HPW’s Inspiring Women series profiles remarkable Greek-American professional women whose stories of success inspire and encourage us to achieve our own career goals and aspirations.
Senior V.P. at Hotwire, Founder of RemotePRJobs, PR Author for LinkedIn Learning
Andrea Holland is a tech PR entrepreneur. Over the last 16 years, Andrea has managed PR teams for some of the biggest brands in consumer technology, including Intuit, PayPal and Visa. In 2014, she started her own consultancy, working with early stage startups and in 2016 was asked to be a PR author/instructor for LinkedIn Learning where she created PR courses for entrepreneurs and universities worldwide. She’s also the Founder of RemotePRJobs, the nations’ leading remote jobs site for PR and Comms professionals and currently a Senior Vice President at Hotwire Global Communications, running the PR teams for GoPro, eBay and Peloton. Her mother’s family is from Chania, Crete and she’s an avid traveler, coffee drinker, fitness enthusiast and podcast listener.
Contributor: Frederica Bolgouras
What motivated you to pursue a career in PR and Global Communications?
In 2005, I was at the University of California, Santa Barbara, studying Sociology, Religious Studies and Music. While I enjoyed all three, I did not have a clear purview into what I wanted to do. It was my Panhellenic Sorority (Gamma Phi Beta) that got me interested in PR/Communications. I was extremely involved as the Recruitment VP, Public Relations VP, Social Chair and more, and I enjoyed it. Upon graduation I thought “I’m good at this – maybe a career in PR is for me.” We had a family friend who helped me get an internship at a top firm in San Francisco, and the first 9 years of my career were spent with agencies, supporting top tech companies. At 29, I decided to quit and start my own PR practice, which I ran for nearly a decade (amongst other various startup ventures) before moving to NYC and taking a role as a Senior Vice President at a PR/Communications consultancy, supporting global tech companies.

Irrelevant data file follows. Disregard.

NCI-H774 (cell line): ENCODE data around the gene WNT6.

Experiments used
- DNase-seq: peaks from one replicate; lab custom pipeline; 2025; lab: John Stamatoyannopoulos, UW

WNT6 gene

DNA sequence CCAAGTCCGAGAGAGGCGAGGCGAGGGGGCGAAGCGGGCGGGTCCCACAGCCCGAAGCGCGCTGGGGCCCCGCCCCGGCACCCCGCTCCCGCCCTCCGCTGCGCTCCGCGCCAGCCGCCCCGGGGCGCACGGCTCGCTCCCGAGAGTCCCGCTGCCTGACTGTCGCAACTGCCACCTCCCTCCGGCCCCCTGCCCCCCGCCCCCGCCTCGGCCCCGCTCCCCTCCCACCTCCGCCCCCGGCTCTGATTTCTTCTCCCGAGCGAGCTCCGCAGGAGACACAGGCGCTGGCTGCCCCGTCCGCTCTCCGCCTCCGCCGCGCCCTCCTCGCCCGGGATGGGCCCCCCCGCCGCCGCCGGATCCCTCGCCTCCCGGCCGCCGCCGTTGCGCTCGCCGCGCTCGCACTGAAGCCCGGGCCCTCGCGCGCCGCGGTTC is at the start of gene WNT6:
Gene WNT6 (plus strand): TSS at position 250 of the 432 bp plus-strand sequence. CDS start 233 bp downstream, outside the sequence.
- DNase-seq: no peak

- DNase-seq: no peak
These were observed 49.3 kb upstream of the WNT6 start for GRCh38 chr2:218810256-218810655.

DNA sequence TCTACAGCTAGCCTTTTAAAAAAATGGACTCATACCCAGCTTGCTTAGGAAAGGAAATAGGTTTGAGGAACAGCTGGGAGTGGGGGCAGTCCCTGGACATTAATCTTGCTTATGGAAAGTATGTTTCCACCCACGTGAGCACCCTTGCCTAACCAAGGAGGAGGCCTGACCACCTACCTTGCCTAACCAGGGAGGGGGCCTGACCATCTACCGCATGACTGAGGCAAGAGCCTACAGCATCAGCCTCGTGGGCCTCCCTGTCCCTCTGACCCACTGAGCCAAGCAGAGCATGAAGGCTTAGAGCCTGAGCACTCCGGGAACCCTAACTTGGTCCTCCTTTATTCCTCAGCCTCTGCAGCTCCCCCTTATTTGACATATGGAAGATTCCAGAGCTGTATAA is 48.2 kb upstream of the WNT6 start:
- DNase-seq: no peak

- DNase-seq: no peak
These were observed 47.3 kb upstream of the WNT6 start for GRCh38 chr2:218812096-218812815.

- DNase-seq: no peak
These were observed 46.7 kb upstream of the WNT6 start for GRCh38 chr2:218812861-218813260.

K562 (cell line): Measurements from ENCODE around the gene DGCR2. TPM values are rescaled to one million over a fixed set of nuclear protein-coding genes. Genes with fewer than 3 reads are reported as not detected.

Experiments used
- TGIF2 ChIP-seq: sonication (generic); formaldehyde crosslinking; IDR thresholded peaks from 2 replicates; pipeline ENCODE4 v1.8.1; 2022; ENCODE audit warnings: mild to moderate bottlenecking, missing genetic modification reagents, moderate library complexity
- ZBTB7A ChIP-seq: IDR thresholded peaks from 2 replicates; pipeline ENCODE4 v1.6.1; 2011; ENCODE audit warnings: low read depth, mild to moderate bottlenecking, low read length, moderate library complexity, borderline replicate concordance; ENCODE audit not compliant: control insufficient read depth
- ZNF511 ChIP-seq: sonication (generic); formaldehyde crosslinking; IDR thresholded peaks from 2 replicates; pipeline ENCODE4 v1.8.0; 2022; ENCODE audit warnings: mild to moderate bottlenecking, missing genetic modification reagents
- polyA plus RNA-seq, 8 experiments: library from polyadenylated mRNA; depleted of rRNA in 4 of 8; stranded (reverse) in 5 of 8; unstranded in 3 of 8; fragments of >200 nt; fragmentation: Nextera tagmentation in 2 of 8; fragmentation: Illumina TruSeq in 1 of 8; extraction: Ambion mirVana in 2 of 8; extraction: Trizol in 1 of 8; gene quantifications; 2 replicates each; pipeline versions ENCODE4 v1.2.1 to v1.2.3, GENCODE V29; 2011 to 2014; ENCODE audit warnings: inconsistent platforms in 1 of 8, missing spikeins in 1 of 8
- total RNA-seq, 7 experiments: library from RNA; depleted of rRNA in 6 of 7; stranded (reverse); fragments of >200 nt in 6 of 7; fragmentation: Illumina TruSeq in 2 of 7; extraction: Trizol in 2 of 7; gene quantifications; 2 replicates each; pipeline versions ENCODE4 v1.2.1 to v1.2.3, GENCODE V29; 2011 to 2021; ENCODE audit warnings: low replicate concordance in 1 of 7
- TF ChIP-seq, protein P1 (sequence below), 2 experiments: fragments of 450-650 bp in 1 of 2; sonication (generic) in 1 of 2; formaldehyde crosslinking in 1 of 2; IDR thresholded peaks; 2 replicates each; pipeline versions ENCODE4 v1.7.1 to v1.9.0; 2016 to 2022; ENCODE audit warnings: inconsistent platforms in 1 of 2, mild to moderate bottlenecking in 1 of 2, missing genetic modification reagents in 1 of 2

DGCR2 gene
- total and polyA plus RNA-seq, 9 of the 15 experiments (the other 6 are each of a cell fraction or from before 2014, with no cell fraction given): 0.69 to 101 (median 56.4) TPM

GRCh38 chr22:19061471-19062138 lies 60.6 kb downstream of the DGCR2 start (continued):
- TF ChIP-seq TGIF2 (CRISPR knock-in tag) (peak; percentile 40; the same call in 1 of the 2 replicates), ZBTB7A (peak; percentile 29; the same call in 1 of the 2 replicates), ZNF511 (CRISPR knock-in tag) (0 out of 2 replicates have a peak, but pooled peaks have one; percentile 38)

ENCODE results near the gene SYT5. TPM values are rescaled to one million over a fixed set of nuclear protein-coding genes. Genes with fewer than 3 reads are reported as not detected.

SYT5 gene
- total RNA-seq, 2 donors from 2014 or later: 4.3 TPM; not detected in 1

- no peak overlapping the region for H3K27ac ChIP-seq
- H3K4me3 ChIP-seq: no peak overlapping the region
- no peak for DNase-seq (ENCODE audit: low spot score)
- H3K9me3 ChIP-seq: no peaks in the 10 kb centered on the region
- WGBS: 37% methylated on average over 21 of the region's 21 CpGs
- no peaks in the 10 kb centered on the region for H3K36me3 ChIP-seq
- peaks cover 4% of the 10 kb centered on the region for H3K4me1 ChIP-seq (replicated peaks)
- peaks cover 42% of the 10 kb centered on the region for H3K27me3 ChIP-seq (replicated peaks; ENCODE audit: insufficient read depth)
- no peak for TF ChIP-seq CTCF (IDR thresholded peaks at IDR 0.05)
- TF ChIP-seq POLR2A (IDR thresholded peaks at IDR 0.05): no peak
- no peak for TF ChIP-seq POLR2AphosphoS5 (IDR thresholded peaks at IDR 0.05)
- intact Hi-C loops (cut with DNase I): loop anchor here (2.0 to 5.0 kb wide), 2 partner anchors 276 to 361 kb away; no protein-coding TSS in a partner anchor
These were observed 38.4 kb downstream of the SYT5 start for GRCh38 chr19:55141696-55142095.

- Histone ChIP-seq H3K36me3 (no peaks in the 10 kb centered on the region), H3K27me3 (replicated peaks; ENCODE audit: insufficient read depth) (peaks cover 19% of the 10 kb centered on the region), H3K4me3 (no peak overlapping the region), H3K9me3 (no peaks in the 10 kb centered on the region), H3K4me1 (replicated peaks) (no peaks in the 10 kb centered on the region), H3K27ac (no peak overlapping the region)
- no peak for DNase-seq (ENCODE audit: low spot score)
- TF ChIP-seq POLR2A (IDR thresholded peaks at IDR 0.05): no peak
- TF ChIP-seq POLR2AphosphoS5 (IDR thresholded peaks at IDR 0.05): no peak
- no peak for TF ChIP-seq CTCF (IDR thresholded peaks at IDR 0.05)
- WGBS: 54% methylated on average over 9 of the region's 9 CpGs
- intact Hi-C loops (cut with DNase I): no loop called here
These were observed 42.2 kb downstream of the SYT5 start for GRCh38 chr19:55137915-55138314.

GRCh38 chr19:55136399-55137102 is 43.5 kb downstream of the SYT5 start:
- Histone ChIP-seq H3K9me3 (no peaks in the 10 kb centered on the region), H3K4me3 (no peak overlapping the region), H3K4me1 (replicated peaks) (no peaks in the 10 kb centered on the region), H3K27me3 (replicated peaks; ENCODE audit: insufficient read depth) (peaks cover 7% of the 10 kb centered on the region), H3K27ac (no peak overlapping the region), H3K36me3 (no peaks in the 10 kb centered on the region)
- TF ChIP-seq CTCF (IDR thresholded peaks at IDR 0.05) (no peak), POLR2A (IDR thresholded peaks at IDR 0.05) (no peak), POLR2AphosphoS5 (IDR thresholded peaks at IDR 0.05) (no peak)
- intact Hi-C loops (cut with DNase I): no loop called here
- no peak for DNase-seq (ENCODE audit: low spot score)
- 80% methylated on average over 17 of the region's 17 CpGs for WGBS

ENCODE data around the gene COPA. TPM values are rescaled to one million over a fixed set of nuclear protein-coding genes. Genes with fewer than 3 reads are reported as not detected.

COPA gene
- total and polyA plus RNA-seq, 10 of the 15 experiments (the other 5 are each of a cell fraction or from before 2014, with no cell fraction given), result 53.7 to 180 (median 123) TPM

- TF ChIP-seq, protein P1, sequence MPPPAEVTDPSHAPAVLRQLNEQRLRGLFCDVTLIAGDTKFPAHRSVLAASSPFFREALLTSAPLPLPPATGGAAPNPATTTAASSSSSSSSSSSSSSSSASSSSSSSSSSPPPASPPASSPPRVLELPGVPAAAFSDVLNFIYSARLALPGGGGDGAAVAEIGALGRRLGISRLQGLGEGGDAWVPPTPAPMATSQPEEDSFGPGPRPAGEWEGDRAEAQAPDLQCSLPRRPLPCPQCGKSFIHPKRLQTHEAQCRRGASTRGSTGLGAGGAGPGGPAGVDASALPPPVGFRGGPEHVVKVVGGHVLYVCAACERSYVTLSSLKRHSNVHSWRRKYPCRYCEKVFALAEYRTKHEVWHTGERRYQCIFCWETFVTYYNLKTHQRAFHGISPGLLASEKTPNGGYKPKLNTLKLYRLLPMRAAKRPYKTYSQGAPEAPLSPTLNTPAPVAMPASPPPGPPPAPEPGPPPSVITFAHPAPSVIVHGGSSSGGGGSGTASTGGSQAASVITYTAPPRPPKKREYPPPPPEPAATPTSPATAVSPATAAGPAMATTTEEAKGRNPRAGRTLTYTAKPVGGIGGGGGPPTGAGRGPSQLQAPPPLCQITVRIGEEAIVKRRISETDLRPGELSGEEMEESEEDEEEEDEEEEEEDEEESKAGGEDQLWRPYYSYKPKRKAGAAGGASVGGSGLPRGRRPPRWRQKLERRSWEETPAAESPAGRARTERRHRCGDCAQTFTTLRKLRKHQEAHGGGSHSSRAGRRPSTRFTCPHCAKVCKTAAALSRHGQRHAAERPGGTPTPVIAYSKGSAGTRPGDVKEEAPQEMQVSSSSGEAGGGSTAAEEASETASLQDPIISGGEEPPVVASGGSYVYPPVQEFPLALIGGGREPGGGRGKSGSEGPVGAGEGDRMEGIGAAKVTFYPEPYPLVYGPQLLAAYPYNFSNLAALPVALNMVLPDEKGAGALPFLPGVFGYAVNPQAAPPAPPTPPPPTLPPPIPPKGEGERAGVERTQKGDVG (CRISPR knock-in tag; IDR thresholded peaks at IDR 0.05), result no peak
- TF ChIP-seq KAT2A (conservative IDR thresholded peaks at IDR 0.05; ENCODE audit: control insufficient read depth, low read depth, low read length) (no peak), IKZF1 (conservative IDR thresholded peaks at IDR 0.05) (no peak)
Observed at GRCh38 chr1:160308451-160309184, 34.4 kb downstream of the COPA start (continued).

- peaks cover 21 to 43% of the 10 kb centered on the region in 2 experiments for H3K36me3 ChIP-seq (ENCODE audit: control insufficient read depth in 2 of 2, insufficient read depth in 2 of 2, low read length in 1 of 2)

Who has inspired you the most in your life?
This is always a tough question, but my YiaYia has always been one that has inspired me to be the best I can be. She’s a fiery Cretan woman born in the wrong era. A woman, who given different life circumstances and timing, could have experienced and achieved more than she was able to. She often tells me that I’m living the life she wished she could have (to which I respond “you’ve lived an amazing life and the life you were meant to live – we would not be here without the choices you made!) But from her, I get my fire and resilience. From her, I get my sense of adventure but also my stubbornness. And from her, I get my love of adventure. I recognize how lucky I am to live in a time where women are able to achieve nearly anything and given the sacrifices that she had to make, it’s important for me to try and live my life to my full potential.
Tell me about a few of your most proud accomplishments
I’m proud that I am brave enough to dream, determined enough to have adventure and strong enough to stand on my own as a woman through times of resilience and pain. In 2010, I ran the original Athens Marathon. It was incredibly special, given the location and historical gravity that it held. It also showed me the level of physical and emotional endurance, strength and resilience that I was capable of. I’m also proud that I built and ran multiple businesses for nearly a decade. I’m proud of the adventuring that I have done through parts of Western Europe and all over Southeast Asia which helped me to develop a strong sense of self, and most recently, I’m proud of myself for fulfilling a lifelong dream of moving to NYC.
What impact has your Greek heritage had on your aspiring career?